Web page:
To view the program/schedule and register please visit: https://www.asist.org/rdap

This national conference will feature panel presentations, lightning talks, workshops, and a poster session reception. Managers, users, and generators of digital data from all sectors, including industry, academia, government, and cultural heritage centers will gather to explore topics in the following areas:

  • Data quality: Curation services, Metadata, and Metrics

  • Defining the role of the library in research data management within an institution

  • FAIR vs. Friction

  • Intersection of Publishing and Data

  • Underserved Data Communities: Understanding Access & Preservation Bias

  • Research reproducibility – how data librarians are getting involved

 

We are delighted to announce our keynote speaker: Tom Schenk, the Chief Data Officer for the City of Chicago, will address the Summit attendees. More information will be forthcoming.

March 23 is our Workshop/Demo day with additional sessions led by data organizations and experts.

This year, RDAP is pleased to announce a partnership with the Journal of eScience Librarianship (JeSLIB). Selected RDAP proposals (posters and presenters) will also be invited to submit their work for publication in JeSLIB. JeSLIB is a peer-reviewed, open access journal that publishes full-length papers, eScience in Action articles, reviews, and video articles. First time RDAP attendees are also encouraged to submit commentaries for publication in JeSLIB. Members of JeSLIB’s editorial board and RDAP’s Proceedings subcommittee will be selecting and inviting presentations and posters for submissions. However any and all attendees and/or presenters are encouraged to submit their scholarly work to the Journal of eScience Librarianship.
(See JeSLIB’s Guidelines for Authors https://escholarship.umassmed.edu/jeslib/styleguide.html)

Keep up with the conversation on Twitter at #RDAP18 and on the RDAP Facebook page.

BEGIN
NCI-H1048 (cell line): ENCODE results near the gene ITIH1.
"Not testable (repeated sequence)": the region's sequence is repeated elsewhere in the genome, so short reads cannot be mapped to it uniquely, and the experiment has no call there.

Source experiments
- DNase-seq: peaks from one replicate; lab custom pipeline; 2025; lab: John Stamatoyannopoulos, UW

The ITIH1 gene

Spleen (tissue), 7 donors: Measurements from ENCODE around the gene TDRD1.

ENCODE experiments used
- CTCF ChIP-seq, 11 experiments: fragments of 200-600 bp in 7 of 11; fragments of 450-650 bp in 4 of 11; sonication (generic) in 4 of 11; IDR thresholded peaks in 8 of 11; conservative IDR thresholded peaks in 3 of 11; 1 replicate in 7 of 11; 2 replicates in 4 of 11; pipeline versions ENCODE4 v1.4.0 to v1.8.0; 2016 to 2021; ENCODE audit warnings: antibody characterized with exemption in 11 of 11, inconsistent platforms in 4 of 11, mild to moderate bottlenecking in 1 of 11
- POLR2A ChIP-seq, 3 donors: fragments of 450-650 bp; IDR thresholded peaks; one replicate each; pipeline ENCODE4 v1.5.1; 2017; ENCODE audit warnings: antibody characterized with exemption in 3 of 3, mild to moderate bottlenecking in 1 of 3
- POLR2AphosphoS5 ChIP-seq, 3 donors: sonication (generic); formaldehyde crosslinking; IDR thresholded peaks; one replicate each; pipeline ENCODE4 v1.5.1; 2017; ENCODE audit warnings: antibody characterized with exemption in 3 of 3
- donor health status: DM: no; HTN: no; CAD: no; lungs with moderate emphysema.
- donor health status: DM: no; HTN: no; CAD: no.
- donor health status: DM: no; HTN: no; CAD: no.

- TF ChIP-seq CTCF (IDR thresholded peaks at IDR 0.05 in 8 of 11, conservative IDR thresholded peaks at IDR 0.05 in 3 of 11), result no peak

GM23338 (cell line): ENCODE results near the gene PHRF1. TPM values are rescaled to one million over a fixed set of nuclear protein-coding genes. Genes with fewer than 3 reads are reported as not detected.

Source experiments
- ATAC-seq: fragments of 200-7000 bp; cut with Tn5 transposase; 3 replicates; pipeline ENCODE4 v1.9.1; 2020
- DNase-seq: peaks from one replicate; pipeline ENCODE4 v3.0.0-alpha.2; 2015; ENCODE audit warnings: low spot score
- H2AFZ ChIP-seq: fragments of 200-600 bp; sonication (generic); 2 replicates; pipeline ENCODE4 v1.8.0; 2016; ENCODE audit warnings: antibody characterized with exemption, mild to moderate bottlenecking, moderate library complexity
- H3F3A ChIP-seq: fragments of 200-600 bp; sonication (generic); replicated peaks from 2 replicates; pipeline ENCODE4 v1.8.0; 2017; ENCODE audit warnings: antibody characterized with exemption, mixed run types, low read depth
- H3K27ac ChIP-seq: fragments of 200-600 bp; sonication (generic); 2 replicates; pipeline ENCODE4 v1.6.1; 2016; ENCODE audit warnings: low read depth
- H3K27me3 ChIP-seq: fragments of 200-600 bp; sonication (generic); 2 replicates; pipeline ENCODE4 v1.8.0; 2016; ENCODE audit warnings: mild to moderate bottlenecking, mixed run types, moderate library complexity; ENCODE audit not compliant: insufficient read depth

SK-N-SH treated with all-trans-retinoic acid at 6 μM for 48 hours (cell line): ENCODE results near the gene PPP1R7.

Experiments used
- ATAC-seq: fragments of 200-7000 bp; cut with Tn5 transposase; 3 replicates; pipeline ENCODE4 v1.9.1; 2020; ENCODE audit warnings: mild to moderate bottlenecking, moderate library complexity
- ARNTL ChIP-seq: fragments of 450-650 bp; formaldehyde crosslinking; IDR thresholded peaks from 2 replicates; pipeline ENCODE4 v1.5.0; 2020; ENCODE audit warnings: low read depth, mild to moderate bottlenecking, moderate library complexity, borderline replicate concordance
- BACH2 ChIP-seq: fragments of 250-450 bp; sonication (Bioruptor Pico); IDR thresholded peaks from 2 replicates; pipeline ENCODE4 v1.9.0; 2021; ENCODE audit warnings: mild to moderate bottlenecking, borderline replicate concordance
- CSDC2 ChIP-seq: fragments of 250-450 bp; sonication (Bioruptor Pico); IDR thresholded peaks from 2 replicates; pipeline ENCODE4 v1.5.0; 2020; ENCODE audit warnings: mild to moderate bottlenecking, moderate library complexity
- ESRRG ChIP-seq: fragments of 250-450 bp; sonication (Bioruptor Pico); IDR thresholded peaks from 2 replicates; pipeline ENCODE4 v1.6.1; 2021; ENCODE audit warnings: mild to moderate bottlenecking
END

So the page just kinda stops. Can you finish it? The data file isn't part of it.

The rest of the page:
Questions? Please contact RDAP chairs: Amy Neeser (aneeser@berkeley.edu) & Jon Petters (jpetters@vt.edu)

 

Webinar: How Researchers Use Open Source Tools to Facilitate Collaboration

 

January 23, 2018 3:00 PM Eastern

 

Host: Jennifer Freeman Smith

This webinar will explore how researchers use new technologies to manage their workflows, facilitate collaboration, and share aspects of their work. Panelists will present examples of different research teams’ collaborative processes, including how they managed roles, archived study materials, and made sharing determinations. They will also describe how the choice of tools allows them to have insight into the active research process and consult on preservation and discovery. The researchers profiled all use the Open Science Framework (https://osf.io ) as a collaborative research platform to house their diverse project materials, along with other related cloud-based platforms.

 

 Register here

 

Panelists:

Andi Ogier and Dr. Anne Brown of the University Libraries at Virginia Tech will showcase an example of a research lab’s OSF project that provides standard operating procedures, scripts, and collaborative project details as well as training materials for students. This lab trains student-scientists in data collection and management, in addition to giving them the ability to present and organize projects in ways that are accessible to their peers, collaborators, and the general public.

Vicky Steeves is the Librarian for Research Data Management and Reproducibility at New York University. She’ll be discussing integrating coding workflows with the OSF, and publishing complete research projects (code, data, documentation, manuscript).

Natalie Meyers is an E-Research Librarian at University of Notre Dame’s Center for Digital Scholarship. She’ll present examples from a malaria project on vector disease modeling, a distributed pharmaceutical analysis laboratory project, a high energy physics project, and an IMLS planning grant project.

A Word With Our Sponsor: Purdue University Libraries

RDAP: Can you provide a short summary of who you are and why your organization decided to support and attend the 2017 summit?